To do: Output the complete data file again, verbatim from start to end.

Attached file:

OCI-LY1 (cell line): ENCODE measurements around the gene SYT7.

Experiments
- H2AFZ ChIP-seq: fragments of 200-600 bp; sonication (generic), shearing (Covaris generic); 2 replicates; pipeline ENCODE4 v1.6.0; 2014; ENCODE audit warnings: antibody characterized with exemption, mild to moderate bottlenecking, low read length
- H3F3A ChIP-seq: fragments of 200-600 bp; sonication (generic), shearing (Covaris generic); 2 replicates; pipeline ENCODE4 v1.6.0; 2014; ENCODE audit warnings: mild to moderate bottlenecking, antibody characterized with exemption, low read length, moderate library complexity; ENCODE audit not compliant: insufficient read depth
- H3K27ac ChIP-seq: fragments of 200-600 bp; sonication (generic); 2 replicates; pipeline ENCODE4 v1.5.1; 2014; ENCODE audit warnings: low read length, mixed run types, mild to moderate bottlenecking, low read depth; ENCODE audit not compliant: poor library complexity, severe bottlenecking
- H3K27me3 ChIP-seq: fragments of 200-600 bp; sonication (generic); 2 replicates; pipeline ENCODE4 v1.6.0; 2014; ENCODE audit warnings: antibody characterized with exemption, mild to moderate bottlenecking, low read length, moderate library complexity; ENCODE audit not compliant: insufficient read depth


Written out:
OCI-LY1 (cell line): ENCODE measurements around the gene SYT7.

Experiments
- H2AFZ ChIP-seq: fragments of 200-600 bp; sonication (generic), shearing (Covaris generic); 2 replicates; pipeline ENCODE4 v1.6.0; 2014; ENCODE audit warnings: antibody characterized with exemption, mild to moderate bottlenecking, low read length
- H3F3A ChIP-seq: fragments of 200-600 bp; sonication (generic), shearing (Covaris generic); 2 replicates; pipeline ENCODE4 v1.6.0; 2014; ENCODE audit warnings: mild to moderate bottlenecking, antibody characterized with exemption, low read length, moderate library complexity; ENCODE audit not compliant: insufficient read depth
- H3K27ac ChIP-seq: fragments of 200-600 bp; sonication (generic); 2 replicates; pipeline ENCODE4 v1.5.1; 2014; ENCODE audit warnings: low read length, mixed run types, mild to moderate bottlenecking, low read depth; ENCODE audit not compliant: poor library complexity, severe bottlenecking
- H3K27me3 ChIP-seq: fragments of 200-600 bp; sonication (generic); 2 replicates; pipeline ENCODE4 v1.6.0; 2014; ENCODE audit warnings: antibody characterized with exemption, mild to moderate bottlenecking, low read length, moderate library complexity; ENCODE audit not compliant: insufficient read depth